AI-enhanced waste bins promote recycling at Vancouver airport

IMAGE: "Oscar" employs AI and computer vision to assist people at Vancouver International Airport in properly disposing (and recycling) their waste. (Courtesy Vancouver Airport Authority)

“Oscar” employs AI and computer vision to assist people at Vancouver International Airport in properly disposing of (and recycling) their waste. (Courtesy Vancouver Airport Authority)

They call him “Oscar” and, with a little help from artificial intelligence, he’s prompting travellers to sort and recycle their trash at Vancouver International Airport (YVR). Early indications are that he is doing a good job.

Prior to Oscar’s arrival, passengers averaged one or two seconds at the garbage can, said Vancouver Airport Authority senior environmental specialist Shaye Folk-Blagbrough.

“We’re now seeing that people are spending around 20 seconds per interaction at the waste stream, so that means people are actually learning about where their waste belongs, and that’s kind of the point,” she said.

The pilot program recently introduced the first-of-their-kind smart waste bins on the departures level of the airport, or Level 3.

Robotics, machine learning, computer vision

Oscar combines robotics, machine learning and computer vision to detect and direct people to deposit waste items into the correct bins at the receptacles.

Here’s how it works: Passengers approach a 32-inch display screen and an artificial intelligence-powered camera automatically identifies items which can be recycled from trash. The bilingual (English and French) system then instructs users as to whether items belong in the containers, compost, paper or landfill streams.

“The camera actually picks up the material, what you have in your hand,” said Folk-Blagbrough. “So if you were holding a coffee cup, the system will pick up that you’re holding a coffee cup and it will tell you which stream it belongs to.”

Technology allows Oscar to differentiate between items and prioritize which ones to instruct users about first.

And Oscar doesn’t exactly get grouchy or boss people around — rather, he “nudges” passengers to use the correct waste categories.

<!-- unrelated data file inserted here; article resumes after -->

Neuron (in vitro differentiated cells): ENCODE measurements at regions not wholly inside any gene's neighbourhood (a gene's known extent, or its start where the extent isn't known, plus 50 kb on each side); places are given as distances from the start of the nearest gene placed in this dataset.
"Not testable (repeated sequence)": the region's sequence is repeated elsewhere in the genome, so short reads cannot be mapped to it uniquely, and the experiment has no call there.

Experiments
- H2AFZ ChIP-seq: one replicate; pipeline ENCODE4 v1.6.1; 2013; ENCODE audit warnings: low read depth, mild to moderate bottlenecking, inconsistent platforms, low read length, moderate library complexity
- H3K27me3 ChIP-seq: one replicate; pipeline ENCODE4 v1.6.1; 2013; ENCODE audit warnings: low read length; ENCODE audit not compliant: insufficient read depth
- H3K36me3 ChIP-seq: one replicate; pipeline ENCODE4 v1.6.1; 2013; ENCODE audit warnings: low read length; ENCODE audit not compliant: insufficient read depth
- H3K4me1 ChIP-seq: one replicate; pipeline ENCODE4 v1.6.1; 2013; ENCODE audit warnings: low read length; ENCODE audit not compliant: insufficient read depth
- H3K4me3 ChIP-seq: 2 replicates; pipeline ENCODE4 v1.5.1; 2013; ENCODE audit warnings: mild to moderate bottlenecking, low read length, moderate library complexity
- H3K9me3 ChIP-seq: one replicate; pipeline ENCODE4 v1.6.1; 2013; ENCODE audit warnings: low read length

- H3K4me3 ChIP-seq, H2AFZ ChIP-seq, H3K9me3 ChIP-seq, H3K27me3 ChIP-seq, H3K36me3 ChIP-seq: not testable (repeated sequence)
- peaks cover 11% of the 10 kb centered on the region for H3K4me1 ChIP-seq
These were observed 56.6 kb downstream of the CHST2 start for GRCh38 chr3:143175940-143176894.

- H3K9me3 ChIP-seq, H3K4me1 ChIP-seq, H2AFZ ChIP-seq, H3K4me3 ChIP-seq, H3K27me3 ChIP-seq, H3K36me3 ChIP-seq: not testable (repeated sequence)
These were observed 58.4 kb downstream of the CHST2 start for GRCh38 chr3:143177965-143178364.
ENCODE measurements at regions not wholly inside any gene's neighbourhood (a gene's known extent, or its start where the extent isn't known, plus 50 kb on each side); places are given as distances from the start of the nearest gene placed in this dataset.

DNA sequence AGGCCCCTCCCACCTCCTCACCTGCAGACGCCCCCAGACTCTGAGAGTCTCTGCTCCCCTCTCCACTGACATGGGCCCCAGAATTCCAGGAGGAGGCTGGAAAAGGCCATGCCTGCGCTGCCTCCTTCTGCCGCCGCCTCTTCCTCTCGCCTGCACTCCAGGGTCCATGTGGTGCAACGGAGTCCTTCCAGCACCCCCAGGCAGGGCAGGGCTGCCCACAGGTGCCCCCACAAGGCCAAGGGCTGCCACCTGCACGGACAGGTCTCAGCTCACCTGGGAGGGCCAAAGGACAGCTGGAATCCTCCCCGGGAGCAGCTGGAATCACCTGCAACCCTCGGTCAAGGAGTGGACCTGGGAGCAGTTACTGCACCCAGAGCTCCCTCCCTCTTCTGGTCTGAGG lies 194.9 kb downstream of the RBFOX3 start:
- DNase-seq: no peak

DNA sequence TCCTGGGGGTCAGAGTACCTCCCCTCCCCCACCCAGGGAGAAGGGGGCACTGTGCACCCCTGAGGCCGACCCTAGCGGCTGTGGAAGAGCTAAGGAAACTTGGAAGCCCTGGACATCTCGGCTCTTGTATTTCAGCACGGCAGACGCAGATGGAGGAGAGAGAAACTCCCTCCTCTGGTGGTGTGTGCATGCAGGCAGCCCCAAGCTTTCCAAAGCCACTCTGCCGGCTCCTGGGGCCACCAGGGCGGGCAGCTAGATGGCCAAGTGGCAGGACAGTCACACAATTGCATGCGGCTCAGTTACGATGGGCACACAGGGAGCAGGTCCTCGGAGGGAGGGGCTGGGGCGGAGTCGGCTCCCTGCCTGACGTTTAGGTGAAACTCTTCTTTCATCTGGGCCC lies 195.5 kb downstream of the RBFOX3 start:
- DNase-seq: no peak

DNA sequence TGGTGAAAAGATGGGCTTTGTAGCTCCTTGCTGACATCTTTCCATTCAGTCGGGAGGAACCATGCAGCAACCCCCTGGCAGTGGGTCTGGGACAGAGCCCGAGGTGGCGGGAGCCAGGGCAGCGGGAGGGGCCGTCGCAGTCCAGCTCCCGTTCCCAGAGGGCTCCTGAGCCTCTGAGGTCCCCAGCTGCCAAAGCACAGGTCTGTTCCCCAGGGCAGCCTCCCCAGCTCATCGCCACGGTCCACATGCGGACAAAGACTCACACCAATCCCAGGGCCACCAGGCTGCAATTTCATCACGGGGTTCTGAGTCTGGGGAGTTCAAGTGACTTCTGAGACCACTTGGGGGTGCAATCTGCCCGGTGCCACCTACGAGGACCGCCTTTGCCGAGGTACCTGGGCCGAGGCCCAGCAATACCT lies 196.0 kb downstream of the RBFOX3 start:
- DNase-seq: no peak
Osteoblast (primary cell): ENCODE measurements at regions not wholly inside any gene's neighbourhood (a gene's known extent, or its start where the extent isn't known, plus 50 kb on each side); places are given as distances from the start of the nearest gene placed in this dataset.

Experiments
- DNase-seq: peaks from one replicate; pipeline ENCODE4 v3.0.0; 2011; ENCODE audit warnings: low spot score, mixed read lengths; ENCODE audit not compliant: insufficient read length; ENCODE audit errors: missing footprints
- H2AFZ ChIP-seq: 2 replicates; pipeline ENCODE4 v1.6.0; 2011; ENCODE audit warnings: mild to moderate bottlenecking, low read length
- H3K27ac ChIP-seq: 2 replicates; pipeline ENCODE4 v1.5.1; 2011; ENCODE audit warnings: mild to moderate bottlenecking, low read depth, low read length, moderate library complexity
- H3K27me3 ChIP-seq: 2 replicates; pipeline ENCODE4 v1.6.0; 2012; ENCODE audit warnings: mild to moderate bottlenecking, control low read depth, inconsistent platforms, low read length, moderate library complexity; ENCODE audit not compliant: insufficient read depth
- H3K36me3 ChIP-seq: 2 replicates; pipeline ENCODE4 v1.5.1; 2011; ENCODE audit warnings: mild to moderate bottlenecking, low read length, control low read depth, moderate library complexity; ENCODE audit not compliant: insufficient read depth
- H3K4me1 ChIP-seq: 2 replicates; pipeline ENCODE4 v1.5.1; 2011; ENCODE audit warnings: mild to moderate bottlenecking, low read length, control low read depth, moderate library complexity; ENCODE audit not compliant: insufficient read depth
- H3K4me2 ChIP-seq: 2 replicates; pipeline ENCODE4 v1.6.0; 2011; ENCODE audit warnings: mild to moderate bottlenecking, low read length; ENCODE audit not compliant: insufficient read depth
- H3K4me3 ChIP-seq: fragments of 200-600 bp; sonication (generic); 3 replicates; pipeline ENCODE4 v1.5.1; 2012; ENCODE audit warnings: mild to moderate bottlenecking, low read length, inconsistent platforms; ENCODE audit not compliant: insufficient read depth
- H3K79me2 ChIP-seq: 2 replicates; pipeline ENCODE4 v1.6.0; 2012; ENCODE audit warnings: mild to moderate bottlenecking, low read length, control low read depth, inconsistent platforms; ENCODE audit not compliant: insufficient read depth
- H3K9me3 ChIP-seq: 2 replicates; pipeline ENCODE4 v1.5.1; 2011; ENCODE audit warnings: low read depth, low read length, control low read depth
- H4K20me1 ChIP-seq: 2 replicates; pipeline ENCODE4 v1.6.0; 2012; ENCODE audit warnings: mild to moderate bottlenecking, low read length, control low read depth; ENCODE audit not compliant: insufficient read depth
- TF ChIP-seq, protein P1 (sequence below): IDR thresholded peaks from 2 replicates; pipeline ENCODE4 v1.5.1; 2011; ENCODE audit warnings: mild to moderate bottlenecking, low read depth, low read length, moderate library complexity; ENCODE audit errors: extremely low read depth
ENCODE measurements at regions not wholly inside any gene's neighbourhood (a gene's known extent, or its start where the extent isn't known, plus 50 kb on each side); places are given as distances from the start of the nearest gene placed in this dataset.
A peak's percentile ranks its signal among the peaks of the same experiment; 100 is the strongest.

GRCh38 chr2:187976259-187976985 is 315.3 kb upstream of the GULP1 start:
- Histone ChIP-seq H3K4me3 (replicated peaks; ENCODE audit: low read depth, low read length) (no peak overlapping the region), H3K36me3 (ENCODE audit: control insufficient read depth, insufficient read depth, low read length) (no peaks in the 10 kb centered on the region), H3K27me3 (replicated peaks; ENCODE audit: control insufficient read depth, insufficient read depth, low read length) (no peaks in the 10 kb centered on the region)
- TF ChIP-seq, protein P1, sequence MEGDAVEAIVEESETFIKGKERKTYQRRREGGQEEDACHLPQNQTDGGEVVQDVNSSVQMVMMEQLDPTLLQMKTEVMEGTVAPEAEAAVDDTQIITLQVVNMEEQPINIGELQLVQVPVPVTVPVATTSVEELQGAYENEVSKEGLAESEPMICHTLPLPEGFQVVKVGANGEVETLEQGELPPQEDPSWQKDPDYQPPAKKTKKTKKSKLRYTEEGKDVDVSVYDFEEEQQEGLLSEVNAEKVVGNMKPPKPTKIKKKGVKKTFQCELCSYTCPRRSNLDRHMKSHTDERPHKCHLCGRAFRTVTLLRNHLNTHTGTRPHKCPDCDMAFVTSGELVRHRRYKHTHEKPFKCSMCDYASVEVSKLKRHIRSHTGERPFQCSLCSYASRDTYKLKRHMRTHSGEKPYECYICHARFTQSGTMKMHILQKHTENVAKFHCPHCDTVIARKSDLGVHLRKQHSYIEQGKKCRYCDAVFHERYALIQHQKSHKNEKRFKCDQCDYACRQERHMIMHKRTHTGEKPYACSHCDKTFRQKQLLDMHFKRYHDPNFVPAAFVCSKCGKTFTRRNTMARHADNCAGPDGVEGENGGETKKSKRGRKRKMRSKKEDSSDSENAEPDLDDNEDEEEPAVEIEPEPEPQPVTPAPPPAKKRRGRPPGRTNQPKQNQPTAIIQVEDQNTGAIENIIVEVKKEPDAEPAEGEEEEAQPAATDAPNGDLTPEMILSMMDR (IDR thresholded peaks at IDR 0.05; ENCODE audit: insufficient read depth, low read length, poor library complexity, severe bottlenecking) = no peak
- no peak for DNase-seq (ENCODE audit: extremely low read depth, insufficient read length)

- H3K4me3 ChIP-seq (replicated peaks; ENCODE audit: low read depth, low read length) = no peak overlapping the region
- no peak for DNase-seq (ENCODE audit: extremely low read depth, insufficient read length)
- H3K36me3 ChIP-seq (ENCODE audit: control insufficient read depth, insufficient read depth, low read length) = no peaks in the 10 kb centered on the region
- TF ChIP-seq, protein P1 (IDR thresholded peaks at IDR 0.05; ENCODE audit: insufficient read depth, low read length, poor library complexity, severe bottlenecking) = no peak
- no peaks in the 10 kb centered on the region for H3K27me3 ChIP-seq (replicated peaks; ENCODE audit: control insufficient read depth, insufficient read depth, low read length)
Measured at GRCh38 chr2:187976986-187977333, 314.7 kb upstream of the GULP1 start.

“As you can imagine, operating an airport, it’s got some challenges ’cause we see people from all over the world and everybody recycles differently, or may not recycle at all,” said Folk-Blagbrough.

Three bins in recycling pilot program

YVR is the first airport to leverage this technology, with three smart bins currently in the terminal. It’s a collaboration with Intuitive AI, a Vancouver-based technology company which envisions using AI to empower a zero-waste world.

“We couldn’t think of a more innovative place than YVR,” said Intuitive AI CEO Hassan Murad.

He said he prefers using real-time predictions to educate users, rather than doing all the work for them: “Initially, we were building a product that sorts it for people.”

After realizing that would be too costly, Murad and co-founder Vivek Vyas began focusing on the idea of educating — and re-educating— the public: “Once you start nudging them, you can tell them the impact they’re making,” Murad said.

The partnership is a few years in the making. Murad and Vyas approached YVR to find out how airport authority staff deals with waste and began working on a product.

So far, so good.

“It’s much more engaging than current systems,” said Murad.

“One of the objectives of the pilot project is to increase engagement with patrons and passengers “and that certainly has come to fruition,” said Folk-Blagbrough.

The cost of the pilot project is not being disclosed.

YVR developing updated targets

In YVR’s current Environmental Management Plan (EMP), from 2015 through to 2019, there’s a goal of 50 per cent waste diversion from landfill.

“So this particular piece of equipment really just helps us recycle better by teaching people how to engage with their waste properly so that YVR can help achieve these goals,” Folk-Blagbrough said.

YVR recycled or composted 2.4 of its 4.8 million kgs of domestic and international terminal building waste last year. That represented a 51-per-cent diversion rate — one per cent above the 2020 target – for the third year in a row.

That’s “pretty significant when we see around 26 million passengers a year,” said Folk-Blagbrough.

Now, a new EMP is being developed for the next five years.

“Moving forward, there’s a big emphasis these days on reduction and so we’re going to start looking at how do we reduce our waste in the first place,” said Folk-Blagbrough. “Instead of generating it and the expectation to recycle, how can we reduce?

“That is the next big challenge for us.”

WHERE’S OSCAR?

* Here are the locations of the three smart bins — they’re all pre-security: opposite to the A/B Pier Security; across from the International Terminal Building Food Court; and at the base of the SkyTrain escalators

QUICK FACTS

* YVR’s waste management efforts focus largely on the airport’s main terminals;

* Initiatives include working collaboratively with partners to reduce the impact — from offering passengers multi-stream recycling stations throughout the terminal, to implementing alternative solutions with food and beverage tenants to divert waste from landfill;

* e-waste, or electronic waste, is managed by YVR and sent to a facility in the region.

– Source: Vancouver Airport Authority


Kelly is a freelance multimedia journalist in the Toronto area. Her daily news background includes TV, newspaper and digital (in that order). Kelly has also spent time in the classroom…

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Kelly is a freelance multimedia journalist in the Toronto area. Her daily news background includes TV, newspaper and digital (in that order). Kelly has also spent time in the classroom…

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